the severe pollution from the Rum Jungle uranium mine was one factor, and an important factor, which led many people to actively oppose new uranium projects in the 1970s such as Ranger. After some $25 million worth of engineering works to try and rehabilitate the Rum Jungle site in the mid-1980s, environmental monitoring was conducted for a decade, showing some short-term success in reducing pollution loads to the Finniss River and even some biological recovery. For the past decade I have regularly visited Rum Jungle to observe the ‘success’ of the rehabilitation and all you can see is ongoing and severe AMD pollution of the Finniss River. Reluctantly, the Australian government has recently allocated several million dollars to undertake further assessments before deciding on yet more rehabilitation……

Unfortunately, it was Australian-origin uranium in every reactor at Fukushima at the time of the nuclear meltdowns in March 2011—not something the Australian uranium industry should be proud of, especially given the fact that thirty years of uranium sales to Japan were probably only worth a few billion dollars while the financial costs of cleanup alone to Japanese taxpayers is amounting to hundreds of billions of dollars (excluding social and other economic costs). A related issue is the radioactivity found in almost every rare earth (RE) deposit, due mainly to thorium but sometimes uranium too. When poorly managed, the radioactive wastes from RE mining and processing can cause significant public health and environmental impacts, just ask Malaysians about the former Bukit Merah RE refinery and you’ll understand why they are so concerned about Lynas Corp’s Kuantan RE refinery recently built and opened (after protracted court cases bought by the local community to stop the facility)………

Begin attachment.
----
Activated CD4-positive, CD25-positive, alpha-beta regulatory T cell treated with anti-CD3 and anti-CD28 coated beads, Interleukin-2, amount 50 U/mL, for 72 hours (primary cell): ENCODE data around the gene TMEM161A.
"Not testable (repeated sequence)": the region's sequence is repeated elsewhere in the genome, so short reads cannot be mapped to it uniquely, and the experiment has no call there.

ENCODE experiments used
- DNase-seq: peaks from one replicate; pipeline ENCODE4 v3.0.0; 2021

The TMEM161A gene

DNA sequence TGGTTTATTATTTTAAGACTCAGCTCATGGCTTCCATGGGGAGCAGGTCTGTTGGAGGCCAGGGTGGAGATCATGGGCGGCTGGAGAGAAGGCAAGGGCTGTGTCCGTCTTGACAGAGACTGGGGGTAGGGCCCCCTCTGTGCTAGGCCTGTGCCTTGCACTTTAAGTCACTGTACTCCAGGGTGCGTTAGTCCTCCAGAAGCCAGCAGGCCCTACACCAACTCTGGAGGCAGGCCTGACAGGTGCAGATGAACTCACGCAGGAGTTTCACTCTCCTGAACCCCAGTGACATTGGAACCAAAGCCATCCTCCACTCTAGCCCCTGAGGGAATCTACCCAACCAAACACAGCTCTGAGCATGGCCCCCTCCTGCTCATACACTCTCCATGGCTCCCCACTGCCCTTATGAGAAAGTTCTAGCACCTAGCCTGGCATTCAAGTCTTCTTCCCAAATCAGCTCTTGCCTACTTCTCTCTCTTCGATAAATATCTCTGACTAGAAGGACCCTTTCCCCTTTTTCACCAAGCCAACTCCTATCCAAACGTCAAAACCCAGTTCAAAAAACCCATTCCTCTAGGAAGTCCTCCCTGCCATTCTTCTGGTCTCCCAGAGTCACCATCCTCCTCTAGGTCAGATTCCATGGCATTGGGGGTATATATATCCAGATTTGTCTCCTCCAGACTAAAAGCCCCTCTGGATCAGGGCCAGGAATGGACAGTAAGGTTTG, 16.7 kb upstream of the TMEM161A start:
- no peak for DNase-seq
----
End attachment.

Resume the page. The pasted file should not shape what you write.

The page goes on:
July 11, 2013 - Posted by | General News

1 Comment »

  1. Dear Christina,
    This is a very interesting summary and I’m looking forward to reading it in detail.
    One thing though ‘ Rio Tinto’ actually means ‘Red River’, like any red wine drinker knows that ‘vinho tinto’ means ‘red wine’… Just a funny point…
    Cheers from tropical Cameroon, nick


    Comment by Nick Tsurikov | July 12, 2013 | Reply